(Twelfth and last in a series summarizing the book Halachic Man)
What does it mean to be free?
Someone who is free:
a) Is free from something
b) Is free towards something
Freedom for Frankl entails both freedom “from” and freedom “to.” We are never free from conditions. We’re free to choose our attitude and what we can do with those conditions. From the perspective of halacha human beings have choice and responsibility, and they also have a personal relationship with God. Frankl also assumes the presence of a human-divine relationship and says that this makes the religious person conscious of to whom he is responsible. In Judaism the relationship influences even the nature of the freedom.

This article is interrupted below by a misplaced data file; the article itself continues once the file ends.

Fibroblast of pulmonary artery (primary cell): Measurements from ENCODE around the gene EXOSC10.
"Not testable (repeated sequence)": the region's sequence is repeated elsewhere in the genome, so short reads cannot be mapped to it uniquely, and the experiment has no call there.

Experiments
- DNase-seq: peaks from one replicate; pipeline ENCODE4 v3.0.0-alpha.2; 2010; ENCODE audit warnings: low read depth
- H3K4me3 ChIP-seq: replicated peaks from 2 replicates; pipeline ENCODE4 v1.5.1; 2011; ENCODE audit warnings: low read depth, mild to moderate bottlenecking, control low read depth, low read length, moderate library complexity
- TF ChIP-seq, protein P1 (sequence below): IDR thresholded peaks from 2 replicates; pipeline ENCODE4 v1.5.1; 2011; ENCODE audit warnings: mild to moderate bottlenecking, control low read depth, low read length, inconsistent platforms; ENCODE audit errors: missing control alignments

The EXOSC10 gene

The process and development of expanding and being responsive to divine providence points the person in the direction of values (the ultimate value) and releases him from subservience to rules and dictates of the “species,” thus freeing him to create for himself an individual identity.